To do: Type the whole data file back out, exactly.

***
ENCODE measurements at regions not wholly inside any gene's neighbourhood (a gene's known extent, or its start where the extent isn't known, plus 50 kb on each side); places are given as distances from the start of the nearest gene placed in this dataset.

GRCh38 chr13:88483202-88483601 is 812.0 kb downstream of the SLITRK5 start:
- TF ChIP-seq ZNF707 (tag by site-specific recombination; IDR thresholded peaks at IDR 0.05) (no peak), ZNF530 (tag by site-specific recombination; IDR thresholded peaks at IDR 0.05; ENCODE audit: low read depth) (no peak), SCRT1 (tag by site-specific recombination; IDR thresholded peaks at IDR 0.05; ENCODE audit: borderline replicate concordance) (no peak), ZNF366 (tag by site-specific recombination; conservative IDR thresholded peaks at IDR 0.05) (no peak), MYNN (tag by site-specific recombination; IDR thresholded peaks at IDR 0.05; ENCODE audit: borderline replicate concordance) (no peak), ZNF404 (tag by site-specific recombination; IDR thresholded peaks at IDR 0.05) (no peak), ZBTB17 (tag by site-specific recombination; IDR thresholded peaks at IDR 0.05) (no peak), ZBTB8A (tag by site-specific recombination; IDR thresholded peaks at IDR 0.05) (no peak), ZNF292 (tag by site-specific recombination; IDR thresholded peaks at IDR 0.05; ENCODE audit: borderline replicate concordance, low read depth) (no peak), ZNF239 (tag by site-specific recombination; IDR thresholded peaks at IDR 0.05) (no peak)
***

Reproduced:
ENCODE measurements at regions not wholly inside any gene's neighbourhood (a gene's known extent, or its start where the extent isn't known, plus 50 kb on each side); places are given as distances from the start of the nearest gene placed in this dataset.

GRCh38 chr13:88483202-88483601 is 812.0 kb downstream of the SLITRK5 start:
- TF ChIP-seq ZNF707 (tag by site-specific recombination; IDR thresholded peaks at IDR 0.05) (no peak), ZNF530 (tag by site-specific recombination; IDR thresholded peaks at IDR 0.05; ENCODE audit: low read depth) (no peak), SCRT1 (tag by site-specific recombination; IDR thresholded peaks at IDR 0.05; ENCODE audit: borderline replicate concordance) (no peak), ZNF366 (tag by site-specific recombination; conservative IDR thresholded peaks at IDR 0.05) (no peak), MYNN (tag by site-specific recombination; IDR thresholded peaks at IDR 0.05; ENCODE audit: borderline replicate concordance) (no peak), ZNF404 (tag by site-specific recombination; IDR thresholded peaks at IDR 0.05) (no peak), ZBTB17 (tag by site-specific recombination; IDR thresholded peaks at IDR 0.05) (no peak), ZBTB8A (tag by site-specific recombination; IDR thresholded peaks at IDR 0.05) (no peak), ZNF292 (tag by site-specific recombination; IDR thresholded peaks at IDR 0.05; ENCODE audit: borderline replicate concordance, low read depth) (no peak), ZNF239 (tag by site-specific recombination; IDR thresholded peaks at IDR 0.05) (no peak)